Refugees generally apply for admission to the United States in refugee camps or at designated processing sites outside their home countries. In some instances, refugees may apply for protection from within their home countries (e.g. Cuba, Vietnam, former the Soviet Union). If accepted as a refugee, the person is sent to the U.S. and receives assistance through the “refugee resettlement program.” A person who is already in the United States and fears persecution if sent back to his or her home country may apply for asylum in the U.S. Once granted asylum, the person is called an “asylee.” Like a refugee, an asylee must prove that he or she has a “well-founded” fear of persecution based on one of the five enumerated grounds listed
IV. Diversity Immigration: To qualify for the diversity visa lottery, individuals must have a high school education or its equivalent, or within five years preceding the application, have had at least two years of experience in an occupation requiring at least two years of training or experience. Applicants for the lottery can electronically file only one application
every year during a designated period.
These laws are actively changing at this time so please call for an appointment or visit the Dream Center on Campus.
An individual may request DACA if he or she satisfies the following:
- Were under the age of 31 as of June 15, 2012;
- Came to the United States before reaching your 16th birthday;
- Have continuously resided in the United States since June 15, 2007, up to the present time;
- Were physically present in the United States on June 15, 2012, and at the time of making your request for consideration of deferred action with USCIS;
- Had no lawful status on June 15, 2012;
- Are currently in school, have graduated or obtained a certificate of completion from high school, have obtained a general education development (GED) certificate, or are an honorably discharged veteran of the Coast Guard or Armed Forces of the United States; and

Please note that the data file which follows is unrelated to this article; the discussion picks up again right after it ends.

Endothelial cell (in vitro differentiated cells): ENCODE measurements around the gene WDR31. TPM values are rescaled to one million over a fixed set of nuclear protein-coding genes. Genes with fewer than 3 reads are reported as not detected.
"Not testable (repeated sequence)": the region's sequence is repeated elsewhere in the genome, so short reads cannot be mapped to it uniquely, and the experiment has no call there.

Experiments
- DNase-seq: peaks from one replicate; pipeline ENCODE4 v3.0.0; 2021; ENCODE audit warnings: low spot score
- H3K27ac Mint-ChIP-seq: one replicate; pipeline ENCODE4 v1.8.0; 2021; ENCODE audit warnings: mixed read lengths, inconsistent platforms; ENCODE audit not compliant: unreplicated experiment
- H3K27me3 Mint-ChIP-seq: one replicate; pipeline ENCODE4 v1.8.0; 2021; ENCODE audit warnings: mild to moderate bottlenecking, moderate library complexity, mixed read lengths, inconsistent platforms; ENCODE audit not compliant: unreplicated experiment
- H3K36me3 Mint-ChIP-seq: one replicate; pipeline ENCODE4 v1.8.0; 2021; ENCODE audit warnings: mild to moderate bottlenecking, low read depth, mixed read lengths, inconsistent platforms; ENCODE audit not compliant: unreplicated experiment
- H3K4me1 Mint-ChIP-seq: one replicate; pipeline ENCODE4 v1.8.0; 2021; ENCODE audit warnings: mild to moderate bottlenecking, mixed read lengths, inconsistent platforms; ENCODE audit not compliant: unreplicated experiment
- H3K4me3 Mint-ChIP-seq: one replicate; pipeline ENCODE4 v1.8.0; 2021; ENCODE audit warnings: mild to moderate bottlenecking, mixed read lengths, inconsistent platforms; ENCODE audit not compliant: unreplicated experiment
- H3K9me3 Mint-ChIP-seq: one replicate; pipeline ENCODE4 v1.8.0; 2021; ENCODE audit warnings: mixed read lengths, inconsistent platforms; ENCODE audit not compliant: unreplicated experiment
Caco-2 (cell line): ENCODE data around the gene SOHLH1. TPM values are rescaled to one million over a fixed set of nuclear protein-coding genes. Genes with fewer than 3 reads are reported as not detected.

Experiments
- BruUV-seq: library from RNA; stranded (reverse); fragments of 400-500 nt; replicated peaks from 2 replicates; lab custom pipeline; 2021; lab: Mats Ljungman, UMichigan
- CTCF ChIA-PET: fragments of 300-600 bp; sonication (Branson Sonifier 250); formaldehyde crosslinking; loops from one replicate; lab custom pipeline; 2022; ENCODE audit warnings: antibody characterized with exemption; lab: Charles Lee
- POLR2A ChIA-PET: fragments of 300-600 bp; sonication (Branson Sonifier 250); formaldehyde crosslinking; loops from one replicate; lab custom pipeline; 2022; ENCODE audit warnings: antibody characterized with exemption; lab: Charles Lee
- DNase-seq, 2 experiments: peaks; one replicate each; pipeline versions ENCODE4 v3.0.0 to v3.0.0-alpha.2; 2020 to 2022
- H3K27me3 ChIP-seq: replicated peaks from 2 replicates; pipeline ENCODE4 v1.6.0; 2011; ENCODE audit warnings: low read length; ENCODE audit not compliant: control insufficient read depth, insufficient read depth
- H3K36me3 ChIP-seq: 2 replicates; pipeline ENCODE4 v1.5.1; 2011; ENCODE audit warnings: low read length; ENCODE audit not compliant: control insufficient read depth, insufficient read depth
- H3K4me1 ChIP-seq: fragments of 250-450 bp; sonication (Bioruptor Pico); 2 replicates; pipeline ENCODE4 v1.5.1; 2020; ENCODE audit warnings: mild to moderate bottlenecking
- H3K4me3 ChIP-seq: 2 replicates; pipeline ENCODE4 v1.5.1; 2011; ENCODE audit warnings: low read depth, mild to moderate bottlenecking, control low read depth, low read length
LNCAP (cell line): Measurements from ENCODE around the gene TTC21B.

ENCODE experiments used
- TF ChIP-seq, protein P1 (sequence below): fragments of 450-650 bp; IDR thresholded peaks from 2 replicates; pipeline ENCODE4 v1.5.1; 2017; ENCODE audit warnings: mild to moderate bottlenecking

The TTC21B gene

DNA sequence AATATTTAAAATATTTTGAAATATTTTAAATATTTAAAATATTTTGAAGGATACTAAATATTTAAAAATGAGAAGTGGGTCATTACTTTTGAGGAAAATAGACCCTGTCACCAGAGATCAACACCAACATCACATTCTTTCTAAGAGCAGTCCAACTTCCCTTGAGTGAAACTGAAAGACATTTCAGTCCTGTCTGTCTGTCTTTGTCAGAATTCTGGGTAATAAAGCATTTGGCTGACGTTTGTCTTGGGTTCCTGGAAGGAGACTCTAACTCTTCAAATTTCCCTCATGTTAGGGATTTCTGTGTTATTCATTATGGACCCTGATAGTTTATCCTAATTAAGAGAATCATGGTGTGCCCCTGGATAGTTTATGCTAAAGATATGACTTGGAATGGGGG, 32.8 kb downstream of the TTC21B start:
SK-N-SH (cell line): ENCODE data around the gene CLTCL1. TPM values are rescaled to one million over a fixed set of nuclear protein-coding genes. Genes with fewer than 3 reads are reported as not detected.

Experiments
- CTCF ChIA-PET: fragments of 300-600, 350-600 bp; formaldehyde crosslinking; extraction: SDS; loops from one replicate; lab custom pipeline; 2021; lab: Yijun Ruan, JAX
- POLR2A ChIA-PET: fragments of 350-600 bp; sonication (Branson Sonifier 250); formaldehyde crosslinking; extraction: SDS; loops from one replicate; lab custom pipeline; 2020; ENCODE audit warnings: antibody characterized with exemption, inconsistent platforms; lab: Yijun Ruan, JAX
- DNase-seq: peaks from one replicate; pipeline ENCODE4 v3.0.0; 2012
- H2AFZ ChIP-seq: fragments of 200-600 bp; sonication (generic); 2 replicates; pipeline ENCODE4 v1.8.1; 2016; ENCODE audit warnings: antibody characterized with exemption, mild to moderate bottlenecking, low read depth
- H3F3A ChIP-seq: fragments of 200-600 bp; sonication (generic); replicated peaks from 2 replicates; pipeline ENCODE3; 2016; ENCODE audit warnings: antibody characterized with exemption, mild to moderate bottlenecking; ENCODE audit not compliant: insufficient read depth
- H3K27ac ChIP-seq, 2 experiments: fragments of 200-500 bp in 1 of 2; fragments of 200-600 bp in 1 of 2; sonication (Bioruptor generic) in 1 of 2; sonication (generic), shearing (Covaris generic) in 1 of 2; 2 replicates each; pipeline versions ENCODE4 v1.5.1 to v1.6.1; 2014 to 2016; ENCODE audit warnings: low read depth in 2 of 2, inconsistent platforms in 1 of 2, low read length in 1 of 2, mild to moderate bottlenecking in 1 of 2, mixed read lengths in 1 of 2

- Have not been convicted of a felony, significant misdemeanor, or three or more other misdemeanors, and do not otherwise pose a threat to national security or public safety.
For further information on DACA go to the following link Consideration of Deferred Action for Childhood Arrivals
Source: U.S. Citizenship and Immigration Service
The Executive Office for Immigration Review (EOIR) is charged with administering the Immigration Courts nationwide
While there are many sources that outline the deportation procedure, The Immigration Court Practice Manual provides an overview of procedures, requirements, and recommendations for practice before the Immigration Courts. The manual can be obtained at the below link. In accordance with the guidelines and disclaimers set forth therein, the manual is for the general public and for parties that appear before the Immigration Courts; however, it is not intended, nor should it be construed in any way, as legal advice. A hard copy of the manual can be obtained at the CBA Legal Information Clinic as well as other publications at Resources.
The Immigration Court Practice Manual, a hard copy is available at CBA Legal Information Clinic.
Source: The Executive Office for Immigration Review.